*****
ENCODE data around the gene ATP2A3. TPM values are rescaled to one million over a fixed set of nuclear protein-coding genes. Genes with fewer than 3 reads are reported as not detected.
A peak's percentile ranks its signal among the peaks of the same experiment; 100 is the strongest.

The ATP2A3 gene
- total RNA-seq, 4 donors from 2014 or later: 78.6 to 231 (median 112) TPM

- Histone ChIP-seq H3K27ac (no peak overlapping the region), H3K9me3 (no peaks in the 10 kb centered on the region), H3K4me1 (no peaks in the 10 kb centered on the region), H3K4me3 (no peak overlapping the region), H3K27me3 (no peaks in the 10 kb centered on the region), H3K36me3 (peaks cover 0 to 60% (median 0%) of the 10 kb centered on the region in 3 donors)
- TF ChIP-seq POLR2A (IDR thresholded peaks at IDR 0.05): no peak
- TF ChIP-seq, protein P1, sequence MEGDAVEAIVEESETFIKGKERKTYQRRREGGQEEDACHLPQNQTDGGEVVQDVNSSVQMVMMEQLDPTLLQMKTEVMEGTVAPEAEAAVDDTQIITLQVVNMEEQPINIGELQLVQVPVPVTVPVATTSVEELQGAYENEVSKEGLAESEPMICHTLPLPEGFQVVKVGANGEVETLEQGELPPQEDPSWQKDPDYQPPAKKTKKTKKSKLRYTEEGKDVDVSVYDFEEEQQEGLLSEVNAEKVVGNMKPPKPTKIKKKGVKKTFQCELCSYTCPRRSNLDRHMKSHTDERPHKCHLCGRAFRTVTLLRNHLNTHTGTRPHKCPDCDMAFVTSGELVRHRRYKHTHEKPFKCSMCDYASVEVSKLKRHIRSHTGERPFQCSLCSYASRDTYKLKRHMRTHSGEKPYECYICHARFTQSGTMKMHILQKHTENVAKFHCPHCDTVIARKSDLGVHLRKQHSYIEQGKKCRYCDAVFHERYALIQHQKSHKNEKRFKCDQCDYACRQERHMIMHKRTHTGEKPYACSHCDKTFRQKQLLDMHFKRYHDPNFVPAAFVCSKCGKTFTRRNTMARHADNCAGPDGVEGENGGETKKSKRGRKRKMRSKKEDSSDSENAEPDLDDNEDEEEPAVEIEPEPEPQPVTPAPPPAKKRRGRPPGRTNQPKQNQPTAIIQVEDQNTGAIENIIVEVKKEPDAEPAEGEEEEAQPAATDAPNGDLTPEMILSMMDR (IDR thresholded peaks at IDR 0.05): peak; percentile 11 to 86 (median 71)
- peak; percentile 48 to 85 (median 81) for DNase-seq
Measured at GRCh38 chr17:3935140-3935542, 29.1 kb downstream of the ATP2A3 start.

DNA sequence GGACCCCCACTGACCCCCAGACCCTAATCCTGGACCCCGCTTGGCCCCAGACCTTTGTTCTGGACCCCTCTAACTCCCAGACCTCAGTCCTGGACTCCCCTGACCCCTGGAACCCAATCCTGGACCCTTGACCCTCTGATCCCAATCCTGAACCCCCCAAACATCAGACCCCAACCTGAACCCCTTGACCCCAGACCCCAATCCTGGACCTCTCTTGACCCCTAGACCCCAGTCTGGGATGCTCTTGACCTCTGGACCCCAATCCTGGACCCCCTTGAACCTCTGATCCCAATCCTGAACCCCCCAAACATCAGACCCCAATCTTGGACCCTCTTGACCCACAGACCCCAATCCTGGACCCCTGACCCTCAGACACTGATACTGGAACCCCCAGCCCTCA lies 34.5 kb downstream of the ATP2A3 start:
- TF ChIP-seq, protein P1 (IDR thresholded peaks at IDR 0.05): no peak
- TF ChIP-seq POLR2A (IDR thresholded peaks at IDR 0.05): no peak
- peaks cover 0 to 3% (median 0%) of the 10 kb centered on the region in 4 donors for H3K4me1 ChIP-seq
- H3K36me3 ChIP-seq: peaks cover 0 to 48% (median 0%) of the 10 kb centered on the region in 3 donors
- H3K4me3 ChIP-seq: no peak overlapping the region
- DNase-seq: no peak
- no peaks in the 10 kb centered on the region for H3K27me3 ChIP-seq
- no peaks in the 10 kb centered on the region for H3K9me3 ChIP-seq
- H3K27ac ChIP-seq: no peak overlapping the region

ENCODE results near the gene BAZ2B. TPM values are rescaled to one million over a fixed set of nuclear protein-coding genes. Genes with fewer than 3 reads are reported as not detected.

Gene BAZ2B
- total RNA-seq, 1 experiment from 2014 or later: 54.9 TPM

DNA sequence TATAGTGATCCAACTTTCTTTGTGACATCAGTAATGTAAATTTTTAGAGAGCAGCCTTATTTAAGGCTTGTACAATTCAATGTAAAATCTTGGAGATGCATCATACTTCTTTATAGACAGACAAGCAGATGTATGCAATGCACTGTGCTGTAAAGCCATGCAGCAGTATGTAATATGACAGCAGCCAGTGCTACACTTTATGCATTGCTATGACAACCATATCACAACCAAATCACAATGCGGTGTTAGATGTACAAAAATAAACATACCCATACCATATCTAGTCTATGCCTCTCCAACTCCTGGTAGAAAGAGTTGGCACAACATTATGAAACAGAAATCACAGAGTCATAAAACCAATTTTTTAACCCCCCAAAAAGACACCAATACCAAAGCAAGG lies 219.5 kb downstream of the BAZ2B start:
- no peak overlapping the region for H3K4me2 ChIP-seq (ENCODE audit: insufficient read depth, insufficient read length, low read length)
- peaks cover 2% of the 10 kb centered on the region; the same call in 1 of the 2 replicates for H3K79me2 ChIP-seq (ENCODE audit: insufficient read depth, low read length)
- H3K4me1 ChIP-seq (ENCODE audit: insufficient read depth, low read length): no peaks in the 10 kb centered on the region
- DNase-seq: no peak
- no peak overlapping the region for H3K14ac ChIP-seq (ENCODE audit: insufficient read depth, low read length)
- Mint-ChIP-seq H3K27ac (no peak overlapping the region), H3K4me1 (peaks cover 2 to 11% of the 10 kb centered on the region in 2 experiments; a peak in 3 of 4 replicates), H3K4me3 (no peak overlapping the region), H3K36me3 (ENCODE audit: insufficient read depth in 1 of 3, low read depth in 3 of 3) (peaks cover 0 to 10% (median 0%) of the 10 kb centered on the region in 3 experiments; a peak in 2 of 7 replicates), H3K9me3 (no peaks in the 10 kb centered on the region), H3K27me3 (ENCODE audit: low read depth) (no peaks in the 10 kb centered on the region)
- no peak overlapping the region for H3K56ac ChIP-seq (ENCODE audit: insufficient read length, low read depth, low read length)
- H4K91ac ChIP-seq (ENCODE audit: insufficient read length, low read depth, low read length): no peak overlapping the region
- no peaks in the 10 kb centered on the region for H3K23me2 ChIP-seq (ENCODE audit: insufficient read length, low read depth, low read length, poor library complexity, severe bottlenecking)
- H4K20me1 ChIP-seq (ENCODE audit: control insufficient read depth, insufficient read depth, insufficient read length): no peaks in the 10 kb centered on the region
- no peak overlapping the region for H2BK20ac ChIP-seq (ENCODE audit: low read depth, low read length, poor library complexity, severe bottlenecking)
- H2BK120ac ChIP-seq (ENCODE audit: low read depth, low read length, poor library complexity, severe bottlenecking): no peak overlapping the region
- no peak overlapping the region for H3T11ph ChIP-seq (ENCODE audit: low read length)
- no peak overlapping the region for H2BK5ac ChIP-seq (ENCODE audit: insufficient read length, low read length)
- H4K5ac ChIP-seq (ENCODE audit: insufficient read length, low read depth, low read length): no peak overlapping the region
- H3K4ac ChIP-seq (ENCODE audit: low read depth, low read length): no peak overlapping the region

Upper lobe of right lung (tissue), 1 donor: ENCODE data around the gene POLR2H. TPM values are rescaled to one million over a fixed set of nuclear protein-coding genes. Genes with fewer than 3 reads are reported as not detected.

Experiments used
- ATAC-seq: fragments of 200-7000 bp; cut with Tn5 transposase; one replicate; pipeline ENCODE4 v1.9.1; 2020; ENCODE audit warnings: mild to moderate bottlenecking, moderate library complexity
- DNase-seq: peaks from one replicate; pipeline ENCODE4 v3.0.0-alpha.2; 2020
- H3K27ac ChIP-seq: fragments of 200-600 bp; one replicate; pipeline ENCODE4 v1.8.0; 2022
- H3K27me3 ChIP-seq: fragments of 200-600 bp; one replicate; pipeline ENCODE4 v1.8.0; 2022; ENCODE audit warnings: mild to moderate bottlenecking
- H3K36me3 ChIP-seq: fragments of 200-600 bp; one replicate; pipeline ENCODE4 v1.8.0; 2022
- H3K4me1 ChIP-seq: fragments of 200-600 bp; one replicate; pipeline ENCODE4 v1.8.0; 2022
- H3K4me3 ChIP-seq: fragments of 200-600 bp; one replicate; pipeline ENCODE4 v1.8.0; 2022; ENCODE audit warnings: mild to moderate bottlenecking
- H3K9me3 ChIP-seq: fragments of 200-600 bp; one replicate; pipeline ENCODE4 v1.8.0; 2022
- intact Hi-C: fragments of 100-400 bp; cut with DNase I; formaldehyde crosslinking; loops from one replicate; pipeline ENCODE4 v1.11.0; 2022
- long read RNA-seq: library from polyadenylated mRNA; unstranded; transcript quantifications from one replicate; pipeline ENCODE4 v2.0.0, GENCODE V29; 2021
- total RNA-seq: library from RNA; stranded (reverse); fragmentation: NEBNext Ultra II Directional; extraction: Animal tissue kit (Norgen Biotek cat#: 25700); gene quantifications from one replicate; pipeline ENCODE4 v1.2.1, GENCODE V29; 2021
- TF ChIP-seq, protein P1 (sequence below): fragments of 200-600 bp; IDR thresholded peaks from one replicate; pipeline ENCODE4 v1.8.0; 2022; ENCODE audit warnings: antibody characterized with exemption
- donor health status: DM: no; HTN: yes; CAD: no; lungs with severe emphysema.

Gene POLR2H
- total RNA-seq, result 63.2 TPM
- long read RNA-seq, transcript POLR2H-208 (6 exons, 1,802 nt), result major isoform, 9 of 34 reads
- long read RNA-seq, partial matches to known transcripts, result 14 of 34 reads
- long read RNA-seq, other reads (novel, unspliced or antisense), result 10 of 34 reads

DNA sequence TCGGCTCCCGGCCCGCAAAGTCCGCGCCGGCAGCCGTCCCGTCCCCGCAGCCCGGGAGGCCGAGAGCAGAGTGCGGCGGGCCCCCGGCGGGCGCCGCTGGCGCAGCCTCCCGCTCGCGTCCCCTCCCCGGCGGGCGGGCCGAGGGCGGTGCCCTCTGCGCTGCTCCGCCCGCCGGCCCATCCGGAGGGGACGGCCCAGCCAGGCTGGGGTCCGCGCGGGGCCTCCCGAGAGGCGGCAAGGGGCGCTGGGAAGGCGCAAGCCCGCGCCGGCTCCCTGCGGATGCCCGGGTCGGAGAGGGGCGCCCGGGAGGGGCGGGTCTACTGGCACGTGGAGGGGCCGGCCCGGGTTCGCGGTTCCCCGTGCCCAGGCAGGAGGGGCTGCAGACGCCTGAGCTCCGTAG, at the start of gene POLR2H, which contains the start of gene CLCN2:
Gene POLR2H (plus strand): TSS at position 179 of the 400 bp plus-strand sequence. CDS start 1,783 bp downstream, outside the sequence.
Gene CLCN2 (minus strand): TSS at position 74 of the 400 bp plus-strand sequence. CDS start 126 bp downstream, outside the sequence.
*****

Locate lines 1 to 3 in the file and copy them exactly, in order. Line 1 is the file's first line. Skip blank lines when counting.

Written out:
ENCODE data around the gene ATP2A3. TPM values are rescaled to one million over a fixed set of nuclear protein-coding genes. Genes with fewer than 3 reads are reported as not detected.
A peak's percentile ranks its signal among the peaks of the same experiment; 100 is the strongest.

The ATP2A3 gene